Open studios are another exciting way to view art. Most groups of studios around the country have regular times – even if it’s only once or twice a year – when they are open to the public. For example, in London, Space Studios, which has 14 buildings in the east and south-east, has openings through the autumn (for details, telephone 0171-613 1925).
And finally, a note for next year’s diary – the annual Contemporary Arts Fair, staged in the Business Design Centre, London, (Tel: 0171-359 3535) takes place from 17 to 21 January 1996.
Art on the Internet
Finally in this section, the great mesh of the Internet is providing new opportunities for showing and viewing art.
PIG – Pavilion Internet Gallery. A mixed show. The gallery charges artists a 10 setting-up fee after which they pay 5 per image per month to display images and text. Incorporated within PIG is SHOT – an exhibition of art photography by women (http://www.pavilion.co.uk/PIG).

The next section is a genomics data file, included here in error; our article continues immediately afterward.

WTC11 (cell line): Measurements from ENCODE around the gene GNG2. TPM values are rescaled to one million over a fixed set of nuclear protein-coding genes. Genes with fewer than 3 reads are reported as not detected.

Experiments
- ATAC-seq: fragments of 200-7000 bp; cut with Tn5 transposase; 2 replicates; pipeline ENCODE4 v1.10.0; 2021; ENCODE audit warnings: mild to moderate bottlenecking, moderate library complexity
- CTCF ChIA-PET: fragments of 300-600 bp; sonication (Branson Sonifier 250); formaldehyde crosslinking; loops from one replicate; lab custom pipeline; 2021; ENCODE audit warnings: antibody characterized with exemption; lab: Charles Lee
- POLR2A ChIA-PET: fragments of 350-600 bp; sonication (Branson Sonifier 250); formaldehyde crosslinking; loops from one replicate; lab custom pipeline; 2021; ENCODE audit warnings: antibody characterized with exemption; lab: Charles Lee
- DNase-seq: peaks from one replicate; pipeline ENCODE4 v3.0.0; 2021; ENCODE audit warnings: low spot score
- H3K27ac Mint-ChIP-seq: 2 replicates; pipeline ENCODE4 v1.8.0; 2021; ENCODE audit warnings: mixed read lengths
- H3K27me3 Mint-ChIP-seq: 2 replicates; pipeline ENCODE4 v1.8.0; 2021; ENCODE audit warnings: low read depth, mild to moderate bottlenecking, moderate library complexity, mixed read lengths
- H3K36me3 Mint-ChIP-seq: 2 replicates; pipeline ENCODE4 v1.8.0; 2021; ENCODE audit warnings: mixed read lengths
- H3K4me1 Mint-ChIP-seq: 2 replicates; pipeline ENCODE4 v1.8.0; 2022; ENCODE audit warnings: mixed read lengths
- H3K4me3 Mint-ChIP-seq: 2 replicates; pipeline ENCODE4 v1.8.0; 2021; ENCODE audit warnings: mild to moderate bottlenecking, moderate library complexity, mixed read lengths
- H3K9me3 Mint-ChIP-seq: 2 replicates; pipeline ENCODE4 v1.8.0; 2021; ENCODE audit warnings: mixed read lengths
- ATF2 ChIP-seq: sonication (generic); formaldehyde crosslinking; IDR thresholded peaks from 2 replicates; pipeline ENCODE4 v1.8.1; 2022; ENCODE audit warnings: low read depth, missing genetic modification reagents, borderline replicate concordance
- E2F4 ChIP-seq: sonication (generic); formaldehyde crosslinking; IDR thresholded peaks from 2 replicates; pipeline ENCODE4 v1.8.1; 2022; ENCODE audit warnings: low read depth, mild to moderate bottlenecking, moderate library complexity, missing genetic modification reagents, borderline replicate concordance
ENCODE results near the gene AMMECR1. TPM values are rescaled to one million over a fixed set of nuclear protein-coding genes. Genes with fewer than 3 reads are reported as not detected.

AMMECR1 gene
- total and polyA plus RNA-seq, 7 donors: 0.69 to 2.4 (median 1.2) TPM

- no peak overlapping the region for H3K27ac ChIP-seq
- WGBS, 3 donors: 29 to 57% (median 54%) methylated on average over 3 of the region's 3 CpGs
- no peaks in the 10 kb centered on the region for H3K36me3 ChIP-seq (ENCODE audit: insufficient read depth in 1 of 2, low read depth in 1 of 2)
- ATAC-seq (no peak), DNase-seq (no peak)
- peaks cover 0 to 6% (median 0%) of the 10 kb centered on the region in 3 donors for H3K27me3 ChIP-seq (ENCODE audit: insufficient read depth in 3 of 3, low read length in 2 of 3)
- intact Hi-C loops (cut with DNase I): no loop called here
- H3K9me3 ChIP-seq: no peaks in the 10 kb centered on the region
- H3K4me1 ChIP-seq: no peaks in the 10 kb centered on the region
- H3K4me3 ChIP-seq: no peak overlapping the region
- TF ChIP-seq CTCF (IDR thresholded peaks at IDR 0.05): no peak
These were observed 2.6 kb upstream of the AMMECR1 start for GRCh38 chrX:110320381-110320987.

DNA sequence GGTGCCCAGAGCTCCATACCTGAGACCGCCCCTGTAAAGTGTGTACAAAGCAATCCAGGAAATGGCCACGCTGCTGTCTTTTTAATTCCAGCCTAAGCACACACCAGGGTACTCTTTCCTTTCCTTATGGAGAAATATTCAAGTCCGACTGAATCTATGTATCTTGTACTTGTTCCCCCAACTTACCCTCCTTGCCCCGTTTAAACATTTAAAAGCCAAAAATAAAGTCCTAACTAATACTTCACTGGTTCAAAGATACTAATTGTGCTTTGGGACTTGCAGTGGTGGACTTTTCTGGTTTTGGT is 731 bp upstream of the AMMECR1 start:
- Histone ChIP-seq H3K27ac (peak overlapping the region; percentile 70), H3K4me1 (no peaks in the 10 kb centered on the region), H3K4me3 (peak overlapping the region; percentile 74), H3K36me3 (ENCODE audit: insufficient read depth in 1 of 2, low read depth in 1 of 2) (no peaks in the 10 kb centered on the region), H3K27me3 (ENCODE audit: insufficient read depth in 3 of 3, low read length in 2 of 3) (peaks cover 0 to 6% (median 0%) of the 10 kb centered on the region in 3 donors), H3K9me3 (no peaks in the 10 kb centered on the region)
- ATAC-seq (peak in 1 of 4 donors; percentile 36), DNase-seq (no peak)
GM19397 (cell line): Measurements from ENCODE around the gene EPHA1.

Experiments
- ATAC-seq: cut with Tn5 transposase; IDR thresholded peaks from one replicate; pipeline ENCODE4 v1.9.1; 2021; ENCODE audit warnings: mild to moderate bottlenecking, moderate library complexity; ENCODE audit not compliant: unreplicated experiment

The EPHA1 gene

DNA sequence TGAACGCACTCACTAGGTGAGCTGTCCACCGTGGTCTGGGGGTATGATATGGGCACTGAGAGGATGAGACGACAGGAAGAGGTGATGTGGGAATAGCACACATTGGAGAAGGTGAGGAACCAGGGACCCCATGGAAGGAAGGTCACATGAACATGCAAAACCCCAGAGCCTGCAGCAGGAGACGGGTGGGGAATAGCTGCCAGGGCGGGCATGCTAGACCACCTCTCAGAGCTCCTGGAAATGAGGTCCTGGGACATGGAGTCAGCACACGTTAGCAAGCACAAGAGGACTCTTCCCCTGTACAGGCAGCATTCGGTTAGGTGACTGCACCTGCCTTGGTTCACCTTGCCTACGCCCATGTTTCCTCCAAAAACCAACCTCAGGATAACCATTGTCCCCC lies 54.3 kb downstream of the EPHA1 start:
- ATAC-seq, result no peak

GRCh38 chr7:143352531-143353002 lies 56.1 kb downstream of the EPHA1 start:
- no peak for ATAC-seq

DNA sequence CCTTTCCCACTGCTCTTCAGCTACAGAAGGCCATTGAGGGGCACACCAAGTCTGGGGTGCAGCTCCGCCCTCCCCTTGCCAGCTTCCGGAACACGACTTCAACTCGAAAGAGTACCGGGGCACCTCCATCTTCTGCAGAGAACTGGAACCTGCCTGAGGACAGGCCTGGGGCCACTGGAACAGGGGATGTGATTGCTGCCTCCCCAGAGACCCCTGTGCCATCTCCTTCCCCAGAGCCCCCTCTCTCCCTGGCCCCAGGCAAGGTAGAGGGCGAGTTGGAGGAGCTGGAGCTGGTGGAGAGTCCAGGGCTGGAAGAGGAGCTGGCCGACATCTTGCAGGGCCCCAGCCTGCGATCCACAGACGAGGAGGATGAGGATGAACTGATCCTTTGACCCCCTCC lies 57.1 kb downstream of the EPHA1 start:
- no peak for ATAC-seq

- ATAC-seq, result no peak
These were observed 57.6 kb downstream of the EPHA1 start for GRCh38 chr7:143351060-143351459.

Also for art-house photography… there’s surreal imagery on offer at Jochen Brennecke’s on-line studio (http://metro.turnpike.net/J/job/sindex.html).
If you’re in the mood for a discussion about art, there’s reputed to be some interesting debate and discussion on offer at The Green Room Web site (http://WWW.voyagerco.com) created by American performance artist Laurie Anderson. I’ve tried calling a couple of times without much success – it seems to be pretty busy, but I’m assured it is worth the time and effort once you have connected.
The dazzling digital artist Jake Tilson (currently artist in residence at The Laboratory, Ruskin School of Drawing and Fine Art) has concocted an interactive art site called The Cooker – highly recommended (http://www. ruskin-sch.ox.ac.uk/~jake/base3j. html).
And for fun, take a tour of the Andy Warhol Museum in Pittsburgh – admire the pictures then order the T-shirt at http://www.warhol.org/warhol.